So I'm driving to dinner on Friday night, and I turn the radio on to hear "And Jake Woods is now coming in to take over for Gil Meche," and I look at the time, and the game's only been going for like maybe an hour. Then, they go on to explain that Meche caught a case of Steve Blass disease and walked half of the state of Texas in the first inning, which is impressive, given that it was 105 degrees out and most Texans don't really go for walks under those conditions. Despite my incessant claims that Kip Wells sucks -- and he backed up my claim by giving up 6 runs in the 4th inning -- even the worst scrub can do a decent job when they're handed a 10-0 lead after two innings, usually. So the Mariners easily won that sucking contest as the Rangers beat them 14-7.
Today, at least, the Mariners only had to overcome a 5-0 deficit, and almost did, but still lost the game 5-4. I wish they wouldn't do things like pinch-hit for Adam Jones, but hindsight is always 20-20, I suppose. I didn't see today's game at all, I just followed the score from time to time. Mark Lowe seems to be okay, which is good; I was a little worried after the articles about his elbow being sore.
Anyway, the pinch-hitting for Adam Jones got me thinking about some things, and I'm not really sure how they fit together. Bear with me a second:
1) Starters are supposed to be higher quality pitchers than relievers, and in theory, a reliever who becomes a starter is expected to post an ERA one run higher than they did as a reliever, and vice versa. (Maybe not quite true, and recently examined on Hardball Times, but let's go with it for now.)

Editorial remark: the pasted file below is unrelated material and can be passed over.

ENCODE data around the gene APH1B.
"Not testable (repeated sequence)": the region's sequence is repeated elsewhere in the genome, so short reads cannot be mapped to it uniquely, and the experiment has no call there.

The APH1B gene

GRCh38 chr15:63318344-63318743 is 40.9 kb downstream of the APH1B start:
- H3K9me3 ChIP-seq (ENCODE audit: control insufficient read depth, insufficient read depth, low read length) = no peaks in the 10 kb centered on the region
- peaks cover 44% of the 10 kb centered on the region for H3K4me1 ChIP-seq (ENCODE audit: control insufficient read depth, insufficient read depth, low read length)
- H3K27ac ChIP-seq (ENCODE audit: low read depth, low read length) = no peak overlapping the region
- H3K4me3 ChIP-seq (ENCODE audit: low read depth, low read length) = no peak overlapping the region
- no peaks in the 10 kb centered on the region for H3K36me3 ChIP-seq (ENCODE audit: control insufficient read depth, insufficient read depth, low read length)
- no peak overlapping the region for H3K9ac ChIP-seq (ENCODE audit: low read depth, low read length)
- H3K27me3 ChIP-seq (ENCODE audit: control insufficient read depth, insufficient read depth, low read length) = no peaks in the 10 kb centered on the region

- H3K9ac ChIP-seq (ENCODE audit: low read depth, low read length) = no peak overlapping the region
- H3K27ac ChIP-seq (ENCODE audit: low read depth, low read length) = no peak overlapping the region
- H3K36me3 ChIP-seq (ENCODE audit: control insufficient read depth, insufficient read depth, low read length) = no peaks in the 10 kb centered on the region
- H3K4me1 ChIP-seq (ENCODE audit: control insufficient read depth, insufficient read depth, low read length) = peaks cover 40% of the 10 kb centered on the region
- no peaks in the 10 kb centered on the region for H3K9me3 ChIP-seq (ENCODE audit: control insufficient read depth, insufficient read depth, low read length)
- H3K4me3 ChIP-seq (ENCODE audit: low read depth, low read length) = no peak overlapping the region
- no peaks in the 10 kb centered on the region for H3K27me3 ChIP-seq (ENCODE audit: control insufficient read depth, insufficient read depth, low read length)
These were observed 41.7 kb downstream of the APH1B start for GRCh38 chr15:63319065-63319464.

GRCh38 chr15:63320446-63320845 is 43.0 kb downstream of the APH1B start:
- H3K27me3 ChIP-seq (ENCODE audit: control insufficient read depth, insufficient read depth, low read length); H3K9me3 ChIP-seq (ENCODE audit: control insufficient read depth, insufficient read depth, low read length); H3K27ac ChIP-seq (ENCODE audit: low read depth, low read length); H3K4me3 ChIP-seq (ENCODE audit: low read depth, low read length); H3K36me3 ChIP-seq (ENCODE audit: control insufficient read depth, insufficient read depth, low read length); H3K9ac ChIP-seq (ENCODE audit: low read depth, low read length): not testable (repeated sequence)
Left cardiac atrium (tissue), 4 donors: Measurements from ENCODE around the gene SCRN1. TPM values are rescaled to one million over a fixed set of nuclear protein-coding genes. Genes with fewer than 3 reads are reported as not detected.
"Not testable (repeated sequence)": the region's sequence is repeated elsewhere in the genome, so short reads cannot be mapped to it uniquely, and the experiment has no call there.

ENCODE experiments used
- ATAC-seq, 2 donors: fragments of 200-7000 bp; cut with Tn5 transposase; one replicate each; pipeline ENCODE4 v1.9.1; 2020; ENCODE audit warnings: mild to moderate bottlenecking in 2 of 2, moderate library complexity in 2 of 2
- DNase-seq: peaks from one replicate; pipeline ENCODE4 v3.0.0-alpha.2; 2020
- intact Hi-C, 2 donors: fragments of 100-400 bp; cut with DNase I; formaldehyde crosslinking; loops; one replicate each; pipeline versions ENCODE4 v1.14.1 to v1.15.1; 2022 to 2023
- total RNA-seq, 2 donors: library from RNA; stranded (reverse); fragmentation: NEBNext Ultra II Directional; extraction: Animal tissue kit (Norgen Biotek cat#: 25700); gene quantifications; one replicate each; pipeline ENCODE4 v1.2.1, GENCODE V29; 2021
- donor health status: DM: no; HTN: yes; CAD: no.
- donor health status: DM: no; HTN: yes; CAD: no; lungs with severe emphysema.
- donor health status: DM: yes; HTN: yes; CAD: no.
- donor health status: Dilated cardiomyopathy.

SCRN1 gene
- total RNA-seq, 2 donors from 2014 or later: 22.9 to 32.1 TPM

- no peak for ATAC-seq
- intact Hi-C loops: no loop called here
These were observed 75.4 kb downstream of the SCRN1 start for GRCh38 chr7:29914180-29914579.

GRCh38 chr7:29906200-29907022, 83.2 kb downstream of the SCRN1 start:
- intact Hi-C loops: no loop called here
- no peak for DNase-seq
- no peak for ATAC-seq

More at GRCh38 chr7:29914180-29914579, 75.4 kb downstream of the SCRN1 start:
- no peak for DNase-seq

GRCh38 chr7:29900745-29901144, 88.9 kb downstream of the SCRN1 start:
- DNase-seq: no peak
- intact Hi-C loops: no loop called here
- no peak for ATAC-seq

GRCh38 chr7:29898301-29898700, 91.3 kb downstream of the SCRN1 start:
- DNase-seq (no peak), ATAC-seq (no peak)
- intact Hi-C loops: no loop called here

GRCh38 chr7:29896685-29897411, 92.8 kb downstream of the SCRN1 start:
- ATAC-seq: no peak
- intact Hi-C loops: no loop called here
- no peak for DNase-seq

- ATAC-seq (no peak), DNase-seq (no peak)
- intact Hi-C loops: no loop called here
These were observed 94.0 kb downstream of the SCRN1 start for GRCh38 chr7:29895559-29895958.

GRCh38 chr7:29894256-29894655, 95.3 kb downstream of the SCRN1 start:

2) Pitchers in the National League post an ERA one run lower than pitchers in the American League, due to the fact that the National League sucks and that most (but not all) pitchers hit worse than most (but not all -- hi, Carl Everett!) designated hitters. This is also not exactly true, of course, but the transition between leagues definitely seems to favor pitchers in the National League.
2a) Someone like Ryan Franklin, therefore, who go from being a starter in the AL to a relief pitcher in the NL, should have seen his ERA drop by two runs -- one from the league switch, and one from the shift to the bullpen. Right? Well, not so fast...
3) Relievers in the NL supposedly don't quite reap the same benefit of starting in the NL -- even Wikipedia points this out -- because late-inning NL pitchers tend to be pitching to pinch-hitters rather than to pitchers, unless the opposing starting pitcher is doing well enough to stay in the game, in which case the reliever's team is probably sucking it up and this reliever isn't their best guy anyway.
4) In a Baseball Prospectus article, it was discussed that Pinch-hitters may actually suck WORSE than the guys they're pinch-hitting for. This doesn't apply to pitchers, but still. If pinch-hitters really did hit .228/.306/.336 as a whole in 2005, that's about the same as Carl Everett's .227/.297/.360 in 2006. Would you really feel heartened seeing your manager bring in Carl Everett as a pinch-hitter on a regular basis? Didn't think so.
4a) The conclusion, therefore, should be that NL relievers are still getting an easier ride than AL relievers, despite pinch-hitters, shouldn't it?
So what am I getting at? I'm not really sure -- there's a lot of holes in everything I'm thinking about here, and I know it. I should try to hunt down data on how often relief pitchers face pitchers and how often they face pinch-hitters. But anyway, Ryan Franklin's ERA rose when moving from the AL to the NL and the rotation to the pen. On the other hand, he also moved from a pitcher-friendly home park to two hitter-friendly parks. His peripherals continue to suck, of course.
But it's not just about Ryan Franklin. I'm just not sure what it's about. More on this as I get more coherent about where I'm going with it.